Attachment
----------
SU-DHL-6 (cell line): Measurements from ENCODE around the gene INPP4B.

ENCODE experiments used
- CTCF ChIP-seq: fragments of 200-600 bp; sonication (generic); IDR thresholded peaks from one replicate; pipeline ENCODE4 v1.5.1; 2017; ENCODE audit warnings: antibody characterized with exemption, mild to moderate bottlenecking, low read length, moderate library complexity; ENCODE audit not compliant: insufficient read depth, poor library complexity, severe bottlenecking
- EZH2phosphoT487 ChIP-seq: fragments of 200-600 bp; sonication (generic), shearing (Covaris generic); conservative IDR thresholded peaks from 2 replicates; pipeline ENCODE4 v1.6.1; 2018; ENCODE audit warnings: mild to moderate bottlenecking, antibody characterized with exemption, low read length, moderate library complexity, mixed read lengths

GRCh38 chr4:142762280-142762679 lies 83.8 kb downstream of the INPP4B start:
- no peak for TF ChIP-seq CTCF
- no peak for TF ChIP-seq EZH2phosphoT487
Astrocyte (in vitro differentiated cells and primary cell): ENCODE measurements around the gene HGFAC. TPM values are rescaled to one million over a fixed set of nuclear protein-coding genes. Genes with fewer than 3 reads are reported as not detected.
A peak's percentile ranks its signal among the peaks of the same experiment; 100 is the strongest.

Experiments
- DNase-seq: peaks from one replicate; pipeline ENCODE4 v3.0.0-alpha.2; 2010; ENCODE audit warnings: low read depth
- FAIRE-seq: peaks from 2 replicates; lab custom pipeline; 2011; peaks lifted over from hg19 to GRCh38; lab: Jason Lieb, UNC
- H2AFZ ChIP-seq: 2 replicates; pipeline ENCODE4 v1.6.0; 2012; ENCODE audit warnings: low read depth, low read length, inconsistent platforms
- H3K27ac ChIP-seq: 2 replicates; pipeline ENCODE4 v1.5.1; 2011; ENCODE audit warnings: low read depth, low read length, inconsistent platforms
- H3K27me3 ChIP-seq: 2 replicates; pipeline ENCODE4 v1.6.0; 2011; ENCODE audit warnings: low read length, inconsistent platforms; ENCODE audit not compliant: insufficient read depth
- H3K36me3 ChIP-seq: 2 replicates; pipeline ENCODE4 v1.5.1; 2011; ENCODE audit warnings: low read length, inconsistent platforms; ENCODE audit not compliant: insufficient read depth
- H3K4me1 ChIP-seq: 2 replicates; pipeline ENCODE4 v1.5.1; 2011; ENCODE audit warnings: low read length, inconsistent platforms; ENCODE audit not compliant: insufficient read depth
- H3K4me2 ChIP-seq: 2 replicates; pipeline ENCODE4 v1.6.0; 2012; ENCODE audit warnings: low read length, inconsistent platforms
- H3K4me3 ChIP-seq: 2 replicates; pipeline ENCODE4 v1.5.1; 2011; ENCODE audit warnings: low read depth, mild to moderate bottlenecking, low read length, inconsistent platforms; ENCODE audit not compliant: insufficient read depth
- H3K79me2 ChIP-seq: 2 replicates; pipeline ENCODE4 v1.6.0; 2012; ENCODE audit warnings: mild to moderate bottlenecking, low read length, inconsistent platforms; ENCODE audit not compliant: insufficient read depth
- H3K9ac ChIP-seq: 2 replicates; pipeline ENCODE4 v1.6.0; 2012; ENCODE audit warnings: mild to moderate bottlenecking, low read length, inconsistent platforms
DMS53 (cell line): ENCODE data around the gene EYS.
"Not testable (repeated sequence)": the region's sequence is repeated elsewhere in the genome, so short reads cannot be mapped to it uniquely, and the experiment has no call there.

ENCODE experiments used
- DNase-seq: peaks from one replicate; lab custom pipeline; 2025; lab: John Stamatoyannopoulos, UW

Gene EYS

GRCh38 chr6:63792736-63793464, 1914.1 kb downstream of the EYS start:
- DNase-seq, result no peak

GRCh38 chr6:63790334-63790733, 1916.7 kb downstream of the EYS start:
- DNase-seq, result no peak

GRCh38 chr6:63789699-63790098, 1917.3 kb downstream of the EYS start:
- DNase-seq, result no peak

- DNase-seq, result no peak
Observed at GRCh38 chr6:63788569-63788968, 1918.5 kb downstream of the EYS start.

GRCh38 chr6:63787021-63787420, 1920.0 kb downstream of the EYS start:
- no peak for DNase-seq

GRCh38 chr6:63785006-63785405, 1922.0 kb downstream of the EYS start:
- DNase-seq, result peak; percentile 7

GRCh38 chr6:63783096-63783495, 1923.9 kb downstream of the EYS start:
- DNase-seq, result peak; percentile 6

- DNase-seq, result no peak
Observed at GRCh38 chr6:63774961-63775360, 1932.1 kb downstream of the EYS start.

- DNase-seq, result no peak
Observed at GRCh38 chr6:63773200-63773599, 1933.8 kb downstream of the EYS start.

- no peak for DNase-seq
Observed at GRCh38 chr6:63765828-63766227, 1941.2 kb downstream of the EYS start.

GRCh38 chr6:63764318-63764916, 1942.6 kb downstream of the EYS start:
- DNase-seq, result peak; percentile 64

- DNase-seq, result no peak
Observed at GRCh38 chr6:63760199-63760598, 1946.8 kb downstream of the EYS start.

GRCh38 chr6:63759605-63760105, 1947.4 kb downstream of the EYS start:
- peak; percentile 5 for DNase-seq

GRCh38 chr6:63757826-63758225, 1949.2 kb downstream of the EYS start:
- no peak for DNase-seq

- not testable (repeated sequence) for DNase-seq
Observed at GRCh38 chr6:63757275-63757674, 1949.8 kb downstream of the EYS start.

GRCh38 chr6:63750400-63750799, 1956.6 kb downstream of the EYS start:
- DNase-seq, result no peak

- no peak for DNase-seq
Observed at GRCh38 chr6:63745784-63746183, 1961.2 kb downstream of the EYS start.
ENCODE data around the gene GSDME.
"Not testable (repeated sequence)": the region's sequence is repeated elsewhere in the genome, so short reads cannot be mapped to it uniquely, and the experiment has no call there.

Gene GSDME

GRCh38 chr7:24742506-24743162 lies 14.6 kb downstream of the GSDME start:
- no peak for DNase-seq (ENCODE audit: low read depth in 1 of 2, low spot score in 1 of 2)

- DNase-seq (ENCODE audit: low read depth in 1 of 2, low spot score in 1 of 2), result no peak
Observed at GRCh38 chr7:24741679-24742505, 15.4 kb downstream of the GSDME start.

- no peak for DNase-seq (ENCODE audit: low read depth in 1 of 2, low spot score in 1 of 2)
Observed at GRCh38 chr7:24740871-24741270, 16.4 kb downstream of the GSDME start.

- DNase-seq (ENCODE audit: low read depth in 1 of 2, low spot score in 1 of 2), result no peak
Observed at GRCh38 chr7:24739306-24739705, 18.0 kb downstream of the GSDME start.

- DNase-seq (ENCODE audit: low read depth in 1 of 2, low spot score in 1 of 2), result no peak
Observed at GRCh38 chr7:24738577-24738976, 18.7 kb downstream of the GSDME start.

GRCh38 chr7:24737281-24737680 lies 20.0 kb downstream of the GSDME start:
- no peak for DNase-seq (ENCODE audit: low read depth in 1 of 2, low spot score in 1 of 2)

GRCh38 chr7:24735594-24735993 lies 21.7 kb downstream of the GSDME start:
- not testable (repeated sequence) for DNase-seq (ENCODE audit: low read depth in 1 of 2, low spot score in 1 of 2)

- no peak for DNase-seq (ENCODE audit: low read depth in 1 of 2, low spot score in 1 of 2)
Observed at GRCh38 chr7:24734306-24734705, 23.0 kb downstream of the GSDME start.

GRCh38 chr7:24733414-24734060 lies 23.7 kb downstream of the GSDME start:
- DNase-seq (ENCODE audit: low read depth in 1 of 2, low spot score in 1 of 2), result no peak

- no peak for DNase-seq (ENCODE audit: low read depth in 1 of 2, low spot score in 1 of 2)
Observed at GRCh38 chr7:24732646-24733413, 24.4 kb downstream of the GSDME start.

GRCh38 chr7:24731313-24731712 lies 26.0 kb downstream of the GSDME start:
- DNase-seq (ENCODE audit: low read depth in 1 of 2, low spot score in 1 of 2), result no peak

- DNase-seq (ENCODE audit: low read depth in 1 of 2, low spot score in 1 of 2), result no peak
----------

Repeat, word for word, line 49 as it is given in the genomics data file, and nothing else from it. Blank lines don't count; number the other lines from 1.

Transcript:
- DNase-seq, result no peak